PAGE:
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Moments in the Media

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Tallahassee Democrat - April 2010

Dave Hodges covered the Business & Professional Women Conference at the Civic Center for the Tallahassee Democrat where Elizabeth was the keynote speaker. The article is reproduced below.

Sunday, April 11, 2010

Life and business coach Elizabeth Barbour challenged attendees at the second annual Women's Conference on Saturday to seek connection with themselves, their peers and community, ,and through that find the power to accomplish clear goals.

"I think to be a powerful woman, or man, means to know your worth, to know your value, to know who you are and what you believe and what you deserve," Barbour said. "And I think that if you can get connected with that, with your true value, your true essence...then you're going to continue to radiate that power."

A program of Business & Professional Women/Tallahassee, the event featured a day of sessions on health, business, networking and personal development. The theme was Live Beyond Existence - Becoming a Powerful Woman.

Barbour recounted her own struggle with divorce, job change and relocation to a new city, plus the long path to regaining her own connection with herself, friends and the community.

"There are times in our lives when it's all we can do to exist," she told the gathering at the Civic Center. "For somebody who maybe has just lost a job, you know that sometimes it can be all you can muster to just get up in the morning and say 'OK, how am I going to pay my rent?'

"I went from that place of existence to really thriving and really enjoying my life at that time," she continued. "I think what happened was I connected to my spirit self. I reclaimed my power."

Speakers at the luncheon told inspiring stories of achieving success despite various obstacles.

The Rev. Candace McKibben became a pastor in 1980 but was asked by those in the church not to mention that she was an ordained minister. Many at the time were not ready for women as clergy. "Don't allow your heart drive to be squelched by anything or anyone," she said. "Remain true to your heart."


Body + Soul Magazine - August 2007

Elizabeth was consulted by Life Coach Jennifer Louden in her column "Ask Jennifer" in Body + Soul Magazine. The question and answer are reproduced below:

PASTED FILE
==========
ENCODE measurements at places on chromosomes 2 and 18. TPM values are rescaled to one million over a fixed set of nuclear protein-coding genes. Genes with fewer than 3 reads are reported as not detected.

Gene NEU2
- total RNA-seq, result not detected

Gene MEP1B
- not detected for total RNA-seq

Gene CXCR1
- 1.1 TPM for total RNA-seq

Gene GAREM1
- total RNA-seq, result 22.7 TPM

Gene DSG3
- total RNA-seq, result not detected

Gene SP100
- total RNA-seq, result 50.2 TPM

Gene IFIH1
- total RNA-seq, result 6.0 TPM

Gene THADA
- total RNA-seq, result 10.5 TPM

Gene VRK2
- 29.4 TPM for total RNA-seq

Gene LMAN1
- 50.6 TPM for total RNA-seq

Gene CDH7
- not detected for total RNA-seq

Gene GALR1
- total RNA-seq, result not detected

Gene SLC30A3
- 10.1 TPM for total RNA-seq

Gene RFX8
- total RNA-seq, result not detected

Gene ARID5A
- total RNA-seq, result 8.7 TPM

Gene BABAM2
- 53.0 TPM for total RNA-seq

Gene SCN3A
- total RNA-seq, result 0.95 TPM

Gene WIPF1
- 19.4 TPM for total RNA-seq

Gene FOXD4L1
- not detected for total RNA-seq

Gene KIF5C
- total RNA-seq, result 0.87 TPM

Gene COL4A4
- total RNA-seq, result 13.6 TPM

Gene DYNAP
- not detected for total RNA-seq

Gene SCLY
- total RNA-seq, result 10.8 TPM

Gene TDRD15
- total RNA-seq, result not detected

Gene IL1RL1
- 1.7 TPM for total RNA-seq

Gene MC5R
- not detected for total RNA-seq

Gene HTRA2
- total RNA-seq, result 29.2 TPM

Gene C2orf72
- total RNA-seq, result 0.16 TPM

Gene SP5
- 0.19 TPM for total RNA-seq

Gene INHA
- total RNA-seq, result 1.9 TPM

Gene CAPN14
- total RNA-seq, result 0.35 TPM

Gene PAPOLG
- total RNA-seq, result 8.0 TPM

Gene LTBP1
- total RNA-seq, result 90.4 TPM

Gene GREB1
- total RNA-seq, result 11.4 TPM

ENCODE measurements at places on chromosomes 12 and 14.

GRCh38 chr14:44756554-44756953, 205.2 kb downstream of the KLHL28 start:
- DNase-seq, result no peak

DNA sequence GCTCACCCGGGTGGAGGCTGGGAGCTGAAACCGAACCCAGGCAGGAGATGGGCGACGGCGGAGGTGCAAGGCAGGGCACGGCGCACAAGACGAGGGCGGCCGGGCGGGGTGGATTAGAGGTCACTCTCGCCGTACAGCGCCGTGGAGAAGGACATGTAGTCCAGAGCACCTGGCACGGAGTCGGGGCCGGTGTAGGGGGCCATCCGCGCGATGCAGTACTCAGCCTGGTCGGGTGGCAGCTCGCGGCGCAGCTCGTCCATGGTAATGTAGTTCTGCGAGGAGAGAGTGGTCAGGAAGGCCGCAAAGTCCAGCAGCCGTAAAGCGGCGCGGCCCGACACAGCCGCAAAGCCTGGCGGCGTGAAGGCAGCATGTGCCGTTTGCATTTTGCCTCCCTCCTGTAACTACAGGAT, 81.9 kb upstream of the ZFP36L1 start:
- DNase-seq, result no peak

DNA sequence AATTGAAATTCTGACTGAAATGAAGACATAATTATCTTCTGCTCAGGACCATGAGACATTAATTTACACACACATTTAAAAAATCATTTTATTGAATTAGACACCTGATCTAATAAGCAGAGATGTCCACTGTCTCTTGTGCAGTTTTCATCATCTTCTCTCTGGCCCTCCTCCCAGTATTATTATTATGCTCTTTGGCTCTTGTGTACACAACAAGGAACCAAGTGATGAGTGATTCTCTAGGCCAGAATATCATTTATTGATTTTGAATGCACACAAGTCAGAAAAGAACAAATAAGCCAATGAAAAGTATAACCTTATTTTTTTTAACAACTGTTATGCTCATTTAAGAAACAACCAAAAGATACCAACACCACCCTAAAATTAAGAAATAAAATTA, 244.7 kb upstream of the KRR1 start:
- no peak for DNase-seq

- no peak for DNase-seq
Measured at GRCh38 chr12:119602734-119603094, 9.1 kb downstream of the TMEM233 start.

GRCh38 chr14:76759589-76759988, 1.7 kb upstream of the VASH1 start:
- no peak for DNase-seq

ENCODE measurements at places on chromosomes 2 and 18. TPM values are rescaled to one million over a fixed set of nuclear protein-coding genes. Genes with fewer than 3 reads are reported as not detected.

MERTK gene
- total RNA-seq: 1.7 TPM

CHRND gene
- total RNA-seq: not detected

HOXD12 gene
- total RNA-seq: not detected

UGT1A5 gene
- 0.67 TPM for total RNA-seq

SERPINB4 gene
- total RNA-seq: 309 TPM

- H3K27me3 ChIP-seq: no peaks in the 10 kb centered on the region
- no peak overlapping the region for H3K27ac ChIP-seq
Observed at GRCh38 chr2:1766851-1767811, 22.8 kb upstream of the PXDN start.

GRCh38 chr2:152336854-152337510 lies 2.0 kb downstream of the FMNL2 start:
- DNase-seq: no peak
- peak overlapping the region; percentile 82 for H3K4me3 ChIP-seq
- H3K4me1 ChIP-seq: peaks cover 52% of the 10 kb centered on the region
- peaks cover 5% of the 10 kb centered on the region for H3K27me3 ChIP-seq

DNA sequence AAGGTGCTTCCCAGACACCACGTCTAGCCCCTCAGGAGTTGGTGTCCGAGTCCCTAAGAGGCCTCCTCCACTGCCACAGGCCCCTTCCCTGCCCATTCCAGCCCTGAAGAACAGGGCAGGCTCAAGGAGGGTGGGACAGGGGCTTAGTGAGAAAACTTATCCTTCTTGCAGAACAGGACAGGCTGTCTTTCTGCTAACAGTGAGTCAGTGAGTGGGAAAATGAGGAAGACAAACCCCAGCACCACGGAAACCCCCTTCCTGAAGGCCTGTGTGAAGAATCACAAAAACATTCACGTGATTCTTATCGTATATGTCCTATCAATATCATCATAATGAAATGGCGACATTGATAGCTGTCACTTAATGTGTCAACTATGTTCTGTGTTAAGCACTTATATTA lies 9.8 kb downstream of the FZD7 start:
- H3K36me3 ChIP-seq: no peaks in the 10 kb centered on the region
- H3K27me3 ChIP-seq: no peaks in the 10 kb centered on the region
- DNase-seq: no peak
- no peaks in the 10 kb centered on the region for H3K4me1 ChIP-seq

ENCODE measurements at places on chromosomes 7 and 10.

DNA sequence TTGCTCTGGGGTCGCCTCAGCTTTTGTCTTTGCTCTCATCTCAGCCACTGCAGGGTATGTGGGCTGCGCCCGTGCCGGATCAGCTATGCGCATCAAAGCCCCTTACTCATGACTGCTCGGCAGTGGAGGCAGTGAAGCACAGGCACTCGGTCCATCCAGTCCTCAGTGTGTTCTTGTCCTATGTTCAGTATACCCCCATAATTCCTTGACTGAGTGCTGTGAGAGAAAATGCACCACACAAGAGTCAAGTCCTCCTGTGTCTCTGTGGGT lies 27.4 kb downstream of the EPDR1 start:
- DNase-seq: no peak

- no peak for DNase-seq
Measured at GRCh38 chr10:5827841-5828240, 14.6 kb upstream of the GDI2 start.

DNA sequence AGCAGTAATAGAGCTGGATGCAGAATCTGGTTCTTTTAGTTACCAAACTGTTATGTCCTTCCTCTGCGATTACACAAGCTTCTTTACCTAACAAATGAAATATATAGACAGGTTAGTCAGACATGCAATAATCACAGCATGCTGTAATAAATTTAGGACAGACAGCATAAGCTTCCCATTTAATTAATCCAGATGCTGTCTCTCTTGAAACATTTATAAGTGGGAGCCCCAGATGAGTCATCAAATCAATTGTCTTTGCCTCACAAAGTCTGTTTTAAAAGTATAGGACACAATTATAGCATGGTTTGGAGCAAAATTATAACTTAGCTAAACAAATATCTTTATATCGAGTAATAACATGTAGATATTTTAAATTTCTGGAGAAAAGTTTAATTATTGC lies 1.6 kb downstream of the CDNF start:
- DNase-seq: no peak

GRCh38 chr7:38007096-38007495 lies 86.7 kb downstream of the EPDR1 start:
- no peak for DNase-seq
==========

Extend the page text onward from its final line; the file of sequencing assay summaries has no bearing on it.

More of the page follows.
Q. I recently made contact with my birth mother, who gave me up for adoption 33 years ago. As we've gotten closer, I think my adoptive parents are feeling a little hurt. How do I reassure them that this reunion won't affect our relationship? Briana T., Silver Spring, MD

A. Elizabeth Barbour, a reunited adoptee and life coach who works with people going through the adoption reunion process, says it's common for adoptive parents "to experience a variety of emotions when their child reunites with a birth family member." You need to emphasize to them that finding your birth mother is about finding a part of yourself, not about seeking replacement parents. This may seem so obvious to you-of course you still love your parents. But they may need to hear it. They don't feel the ancient pull you have to reconnect with your birth mother, understand your background, and feel more complete as a person.

Look at this period as a time of transition. In the most fundamental way, your sense of who you are is shifting because of this new relationship. It might feel like a second adolescence, or a pull between two families. "When adoptees experience reunion, many relationships are affected," Barbour points out. Consult a few books (such as May the Circle Be Unbroken by Eynn Franklin, Birthright by Jean Strauss, and Adoption Nation by Adam Pertman) and Web sites (such as adoptioninstitute.org) on this topic and share them with your parents. Let your family know that your birth-mother reunion could reinforce your ties with them. After all, there's no more wondering, "Who am I, and why was I put up for adoption?" There's a saying in the adoption community that Barbour has personally found inspiring: "If a mother can love more than one child, why can't a child love more than one mother?" You might want to share that with your adoptive parents. By being open and gently honest, you'll help reassure them without losing yourself.


Simple Living with Wanda Urbanska PBS TV Show

Elizabeth was a featured guest on January 7, 2007 on Simple Living with Wanda Urbanska, which aired on PBS stations nationwide for 10 years. She was highlighted in show #301 of the series which focuses on the “Overload Syndrome” that we are facing in America today. The series can be viewed on Hulu here.

Enjoy these clips from the interview with Wanda.


Experience Life Magazine

In the July/August 2006 issue of Experience Life Magazine, Elizabeth is interviewed in the Life Balance article entitled "The Long View." She discusses goal setting and techniques for embodying change.

"Barbour challenges clients to visualize how they would feel if they were to get what they want. This feeling step, she explains, helps transport people into that place of acting 'as if' they are where they want to be. Feeling your goals enables you to 'try on' your dreams before committing to them." Read the full article.